paradores route

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Spanish Paradores are luxury hotel accommodations in castles, palaces, fortresses, convents, monasteries and other historical buildings. The group also has a few modern Spanish hotels, built in traditional style, in areas of outstanding beauty. The building is often part of the heritage of Spain. Funded and maintained by the government, Spain’s Paradores are hostelries that showcase a building or setting of important cultural and historical interest. Paradores hotels are found in some of the most beautiful corners of the Iberian Peninsula.

Discover Spain through its Parador Hotels while going on cultural routes, playing golf, enjoying adventure experiences, water sports or excursions to National Parks… Get to know our gastronomy or just relax and enjoy yourself! We can organize a Paradores route to fit all of your needs.

Below are the country’s most interesting and unusual Paradors:

Parador de Avila, Avila: Built as an enlargement of a 15th-century palace (Palacio de Piedras Albas, also known as Palacio de Benavides), this Parador features gardens that flank the northern fortifications of this well-preserved 11th-century walled city.

Parador de Cuenca, Cuenca: This 16th-century building, once a Dominican convent, is one of the newest Paradors in Spain. The balconies here jut over rocky cliffs, overlooking a swift-moving river below. The sight of casas colgadas, or “suspended houses,” which Cuenca is famous for, is unforgettable.

Parador de Turismo de Toledo, Toledo: Although this is a relatively modern building, the architecture subtly evokes much older models. Views from the windows, boasting faraway glimpses of the city’s historic core, evoke the scenes El Greco painted in his View of Toledo. A swimming pool is a welcome relief in blistering Toledo.

Parador Hostal San Marcos, León: Originally it was home to the Order of Santiago (a group of knights charged with protecting journeying pilgrims). The building was expanded and converted into a monastery. Nowadays, it’s one of Spain’s most deluxe Paradors. The public areas are pure medieval grandeur: a dramatic lobby, a huge cast-iron chandelier, and stone staircases.

Parador de Zamora, Zamora: This one-time Moorish fortress-turned-to-Renaissance palace is among the most beautiful and richly decorated Paradors in Spain. A medieval aura is reflected in the details: armor, coats of arms, tapestries, and attractive four-poster beds. A swimming pool enhances the tranquil back garden.

Parador de Cáceres, Cáceres: Live like royalty at this palace, built in the 1400s on the site of Arab fortifications. The Parador is in the city’s Old Quarter, recently declared a World Heritage site. The spacious public areas are decorated with soft cream shades and rough-hewn ceiling beams.

Parador de Trujillo, Trujillo: Set in the inviting 16th-century convent of Santa Clara, this Parador was originally built in a combination of medieval and Renaissance styles. The building was transformed into a hotel in 1984; the guest rooms are considerably more extravagant than they were during their stint as nuns’ cells. The cuisine is the best in town.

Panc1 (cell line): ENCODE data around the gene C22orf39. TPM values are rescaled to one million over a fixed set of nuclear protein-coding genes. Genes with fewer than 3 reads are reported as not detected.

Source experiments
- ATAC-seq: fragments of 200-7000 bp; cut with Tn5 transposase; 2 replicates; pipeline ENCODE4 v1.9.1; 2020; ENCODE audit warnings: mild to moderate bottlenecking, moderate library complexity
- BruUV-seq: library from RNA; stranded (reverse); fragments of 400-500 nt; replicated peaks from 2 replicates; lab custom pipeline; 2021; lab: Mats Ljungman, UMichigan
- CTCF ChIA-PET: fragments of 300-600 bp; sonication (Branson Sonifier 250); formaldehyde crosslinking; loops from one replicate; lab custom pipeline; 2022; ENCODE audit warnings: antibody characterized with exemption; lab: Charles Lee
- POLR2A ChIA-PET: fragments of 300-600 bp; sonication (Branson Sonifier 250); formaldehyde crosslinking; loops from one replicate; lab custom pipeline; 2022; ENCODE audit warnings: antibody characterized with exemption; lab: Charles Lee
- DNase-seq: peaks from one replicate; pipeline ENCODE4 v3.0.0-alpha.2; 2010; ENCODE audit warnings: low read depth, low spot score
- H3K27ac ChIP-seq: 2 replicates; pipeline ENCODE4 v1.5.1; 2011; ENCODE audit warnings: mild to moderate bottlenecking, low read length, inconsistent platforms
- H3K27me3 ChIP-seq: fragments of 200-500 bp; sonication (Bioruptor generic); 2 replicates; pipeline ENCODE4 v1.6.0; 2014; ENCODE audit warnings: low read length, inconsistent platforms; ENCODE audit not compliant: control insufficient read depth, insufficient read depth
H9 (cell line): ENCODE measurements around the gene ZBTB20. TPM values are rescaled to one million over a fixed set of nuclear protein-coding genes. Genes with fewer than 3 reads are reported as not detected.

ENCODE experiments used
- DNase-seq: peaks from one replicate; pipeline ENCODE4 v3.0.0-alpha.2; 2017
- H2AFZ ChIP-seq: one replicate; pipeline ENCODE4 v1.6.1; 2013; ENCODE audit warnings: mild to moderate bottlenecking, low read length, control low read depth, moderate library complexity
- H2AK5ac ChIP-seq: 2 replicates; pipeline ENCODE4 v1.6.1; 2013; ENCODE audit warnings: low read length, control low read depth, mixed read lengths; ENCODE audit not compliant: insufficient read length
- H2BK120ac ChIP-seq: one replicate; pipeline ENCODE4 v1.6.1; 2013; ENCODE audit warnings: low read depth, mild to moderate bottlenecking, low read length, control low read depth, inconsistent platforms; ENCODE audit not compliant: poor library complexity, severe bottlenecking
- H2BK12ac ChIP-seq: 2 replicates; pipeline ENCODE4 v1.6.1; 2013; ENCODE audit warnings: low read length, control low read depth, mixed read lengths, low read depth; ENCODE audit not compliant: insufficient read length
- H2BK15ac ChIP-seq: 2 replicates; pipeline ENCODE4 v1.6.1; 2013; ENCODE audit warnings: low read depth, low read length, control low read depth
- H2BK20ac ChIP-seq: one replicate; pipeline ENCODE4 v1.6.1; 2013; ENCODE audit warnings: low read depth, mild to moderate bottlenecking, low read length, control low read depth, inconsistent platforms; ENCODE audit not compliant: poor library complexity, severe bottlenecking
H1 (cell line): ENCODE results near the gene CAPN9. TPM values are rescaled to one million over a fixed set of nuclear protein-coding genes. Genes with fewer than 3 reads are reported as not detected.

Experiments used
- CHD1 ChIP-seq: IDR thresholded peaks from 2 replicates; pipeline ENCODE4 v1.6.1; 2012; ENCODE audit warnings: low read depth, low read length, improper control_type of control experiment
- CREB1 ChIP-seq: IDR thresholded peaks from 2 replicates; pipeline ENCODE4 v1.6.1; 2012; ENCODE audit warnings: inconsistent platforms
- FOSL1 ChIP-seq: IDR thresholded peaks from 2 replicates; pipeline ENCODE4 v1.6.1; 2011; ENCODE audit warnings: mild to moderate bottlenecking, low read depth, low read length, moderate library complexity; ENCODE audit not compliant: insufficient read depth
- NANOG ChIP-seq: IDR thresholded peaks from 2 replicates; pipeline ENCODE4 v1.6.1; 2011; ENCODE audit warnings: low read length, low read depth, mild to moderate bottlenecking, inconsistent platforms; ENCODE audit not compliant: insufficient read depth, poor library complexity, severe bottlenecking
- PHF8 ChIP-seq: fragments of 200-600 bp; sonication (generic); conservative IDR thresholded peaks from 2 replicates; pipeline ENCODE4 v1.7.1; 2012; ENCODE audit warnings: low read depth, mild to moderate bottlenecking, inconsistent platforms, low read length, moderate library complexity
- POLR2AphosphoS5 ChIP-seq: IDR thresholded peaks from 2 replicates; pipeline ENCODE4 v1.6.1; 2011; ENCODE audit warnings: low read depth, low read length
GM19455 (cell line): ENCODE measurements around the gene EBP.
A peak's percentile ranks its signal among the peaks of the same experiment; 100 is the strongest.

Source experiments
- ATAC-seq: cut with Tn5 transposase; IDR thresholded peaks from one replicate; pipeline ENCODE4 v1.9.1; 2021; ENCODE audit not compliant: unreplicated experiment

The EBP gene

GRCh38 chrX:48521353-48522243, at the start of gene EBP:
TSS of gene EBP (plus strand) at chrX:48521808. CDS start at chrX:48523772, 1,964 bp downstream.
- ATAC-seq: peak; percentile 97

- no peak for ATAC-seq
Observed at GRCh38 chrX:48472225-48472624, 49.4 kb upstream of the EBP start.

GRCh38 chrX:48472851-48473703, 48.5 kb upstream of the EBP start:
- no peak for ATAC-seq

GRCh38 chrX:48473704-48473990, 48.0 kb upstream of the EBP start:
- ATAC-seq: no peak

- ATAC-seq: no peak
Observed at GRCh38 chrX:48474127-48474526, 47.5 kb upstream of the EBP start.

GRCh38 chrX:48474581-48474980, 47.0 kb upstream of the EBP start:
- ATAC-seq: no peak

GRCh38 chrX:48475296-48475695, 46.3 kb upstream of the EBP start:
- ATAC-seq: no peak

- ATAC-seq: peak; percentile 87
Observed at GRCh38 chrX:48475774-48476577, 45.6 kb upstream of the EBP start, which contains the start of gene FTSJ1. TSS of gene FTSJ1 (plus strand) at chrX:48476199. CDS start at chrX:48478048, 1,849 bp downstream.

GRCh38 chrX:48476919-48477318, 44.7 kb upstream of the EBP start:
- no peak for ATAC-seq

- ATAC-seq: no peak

Parador de Mérida, Mérida: A 16th-century building that was various times a convent and prison. Mudéjar, Roman, and Visigothic elements adorn the interior in unusual but stunning juxtaposition. The inner courtyard and Mozarabic gardens add graceful notes.

Parador de Santillana Gil Blas, Santillana del Mar: This bucolic Parador recalls the manor houses that dotted northern Spain’s verdant hillsides more than 400 years ago. Composed of thick stone walls and heavy timbers, it’s pleasantly isolated and elegantly countrified. A bonus is its proximity to what has been called “the Sistine Chapel of prehistoric art” — the Caves of Altamira.

Parador de Ronda, Ronda: The Ronda Parador sits on its perch overlooking the heart of Andalucia. No hotel in Spain is as spectacularly located or as majestic in its situation. Ronda Parador rests on one of the most spectacular viewpoints in all of Spain. The vast olive orchards and rolling hills of Andalucia stretch out below – as far as the eye can see. The Parador hotel sits right on the very edge of the awe-inspiring “El Tajo” gorge, and there is a sheer drop of nearly 400 feet to the river below. Its incredible location is enough to draw visitors from around the world, but there is much more here that will fascinate even the most worldly and savvy of travelers.

Parador de Pontevedra, Pontevedra: The building is a 16th-century Renaissance palace. It’s famous for being one of Spain’s first Paradors. Inaugurated in 1955, its success led to the amplification of the Parador’s program. The hotel is still alluring today, with its delightful terrace garden and stately dining room, which serves the fresh fish and seafood for which Galicia is known.

Hostal de Los Reyes Católicos, Santiago de Compostela: We saved the best for last. The hotel was built as a royal hospital in 1499 to accommodate pilgrims traveling to Santiago. Today, it continues to invite visitors to enjoy a city that is as universal as it is fascinating. Inside this Parador Museum, considered the oldest hotel in the world, you will discover four beautiful cloisters, elegant rooms, spectacular guest rooms and a luxurious dining room that offers fish and meat prepared in the Galician style.